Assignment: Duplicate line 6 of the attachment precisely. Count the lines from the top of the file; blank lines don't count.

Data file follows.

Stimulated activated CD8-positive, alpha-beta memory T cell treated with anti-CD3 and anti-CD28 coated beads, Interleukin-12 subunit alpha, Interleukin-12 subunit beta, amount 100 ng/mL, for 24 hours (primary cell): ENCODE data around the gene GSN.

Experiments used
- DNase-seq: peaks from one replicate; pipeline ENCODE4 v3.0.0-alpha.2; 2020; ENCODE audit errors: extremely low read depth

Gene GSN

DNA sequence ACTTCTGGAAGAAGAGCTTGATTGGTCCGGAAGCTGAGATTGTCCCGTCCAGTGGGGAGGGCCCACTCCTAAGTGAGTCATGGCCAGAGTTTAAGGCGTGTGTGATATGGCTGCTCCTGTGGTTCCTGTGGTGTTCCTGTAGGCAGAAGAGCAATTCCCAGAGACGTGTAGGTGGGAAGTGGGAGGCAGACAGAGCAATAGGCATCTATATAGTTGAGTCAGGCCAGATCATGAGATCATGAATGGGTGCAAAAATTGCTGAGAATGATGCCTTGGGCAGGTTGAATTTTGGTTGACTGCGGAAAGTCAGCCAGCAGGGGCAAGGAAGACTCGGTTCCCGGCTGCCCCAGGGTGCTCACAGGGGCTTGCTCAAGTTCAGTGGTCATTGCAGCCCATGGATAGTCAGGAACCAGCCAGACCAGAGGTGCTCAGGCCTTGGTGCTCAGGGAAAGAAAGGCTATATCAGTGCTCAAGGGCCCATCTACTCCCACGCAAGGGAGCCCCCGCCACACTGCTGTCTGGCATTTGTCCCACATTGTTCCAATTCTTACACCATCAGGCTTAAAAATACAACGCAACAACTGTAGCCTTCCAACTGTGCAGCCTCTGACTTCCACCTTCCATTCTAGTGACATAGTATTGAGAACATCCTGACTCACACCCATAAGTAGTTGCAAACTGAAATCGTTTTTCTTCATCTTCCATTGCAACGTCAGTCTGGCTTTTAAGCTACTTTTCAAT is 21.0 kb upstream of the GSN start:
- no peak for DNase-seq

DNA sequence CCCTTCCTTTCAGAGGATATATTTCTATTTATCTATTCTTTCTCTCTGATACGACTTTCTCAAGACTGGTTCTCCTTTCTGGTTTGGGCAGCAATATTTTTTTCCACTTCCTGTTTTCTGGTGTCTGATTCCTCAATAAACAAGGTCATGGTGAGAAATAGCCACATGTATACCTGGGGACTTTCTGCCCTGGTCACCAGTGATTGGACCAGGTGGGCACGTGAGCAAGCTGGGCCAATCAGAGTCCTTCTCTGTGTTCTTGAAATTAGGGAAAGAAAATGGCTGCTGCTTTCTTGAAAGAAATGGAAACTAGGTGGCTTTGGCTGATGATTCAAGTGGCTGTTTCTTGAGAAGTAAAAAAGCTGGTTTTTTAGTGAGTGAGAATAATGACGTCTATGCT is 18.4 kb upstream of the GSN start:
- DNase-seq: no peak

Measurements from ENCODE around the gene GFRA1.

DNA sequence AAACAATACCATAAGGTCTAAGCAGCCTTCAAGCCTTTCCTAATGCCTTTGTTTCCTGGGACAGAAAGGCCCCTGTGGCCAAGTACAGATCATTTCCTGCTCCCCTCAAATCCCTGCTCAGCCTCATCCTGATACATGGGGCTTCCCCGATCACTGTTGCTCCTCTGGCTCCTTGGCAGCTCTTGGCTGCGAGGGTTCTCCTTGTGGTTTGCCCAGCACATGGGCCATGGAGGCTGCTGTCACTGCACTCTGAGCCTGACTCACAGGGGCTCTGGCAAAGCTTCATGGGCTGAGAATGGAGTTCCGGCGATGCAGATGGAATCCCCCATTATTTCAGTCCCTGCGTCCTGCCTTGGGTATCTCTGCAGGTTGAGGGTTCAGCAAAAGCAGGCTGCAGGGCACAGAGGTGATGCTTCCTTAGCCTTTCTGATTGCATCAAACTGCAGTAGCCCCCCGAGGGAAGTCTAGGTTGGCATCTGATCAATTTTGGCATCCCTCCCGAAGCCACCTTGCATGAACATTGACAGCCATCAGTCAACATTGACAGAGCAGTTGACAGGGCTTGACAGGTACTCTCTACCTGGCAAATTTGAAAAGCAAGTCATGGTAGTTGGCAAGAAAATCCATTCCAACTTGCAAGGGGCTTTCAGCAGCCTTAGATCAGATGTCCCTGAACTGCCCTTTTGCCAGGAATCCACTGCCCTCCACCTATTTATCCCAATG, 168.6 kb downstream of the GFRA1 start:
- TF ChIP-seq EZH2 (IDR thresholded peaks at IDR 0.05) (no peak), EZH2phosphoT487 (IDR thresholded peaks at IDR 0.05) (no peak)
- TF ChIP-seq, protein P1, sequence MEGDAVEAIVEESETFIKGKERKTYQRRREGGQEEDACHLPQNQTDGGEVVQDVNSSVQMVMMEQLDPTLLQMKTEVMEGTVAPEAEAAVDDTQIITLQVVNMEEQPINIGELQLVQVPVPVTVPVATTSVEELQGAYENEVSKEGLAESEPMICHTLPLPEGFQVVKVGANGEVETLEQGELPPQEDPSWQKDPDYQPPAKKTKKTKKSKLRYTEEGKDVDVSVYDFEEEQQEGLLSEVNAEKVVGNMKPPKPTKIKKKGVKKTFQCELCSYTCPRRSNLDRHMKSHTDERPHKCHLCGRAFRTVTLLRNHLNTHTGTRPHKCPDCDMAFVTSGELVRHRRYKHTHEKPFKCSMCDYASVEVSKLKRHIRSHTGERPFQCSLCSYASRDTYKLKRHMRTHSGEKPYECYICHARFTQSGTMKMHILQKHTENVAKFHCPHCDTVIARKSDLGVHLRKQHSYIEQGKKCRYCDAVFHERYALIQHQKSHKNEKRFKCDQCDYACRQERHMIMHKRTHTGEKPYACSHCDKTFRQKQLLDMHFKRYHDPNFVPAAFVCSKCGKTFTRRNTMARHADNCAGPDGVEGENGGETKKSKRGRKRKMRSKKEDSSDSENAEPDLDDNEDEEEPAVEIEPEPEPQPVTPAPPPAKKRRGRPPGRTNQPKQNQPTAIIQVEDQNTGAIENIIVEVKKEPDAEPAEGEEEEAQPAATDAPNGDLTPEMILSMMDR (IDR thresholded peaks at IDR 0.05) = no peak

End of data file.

- no peak for DNase-seq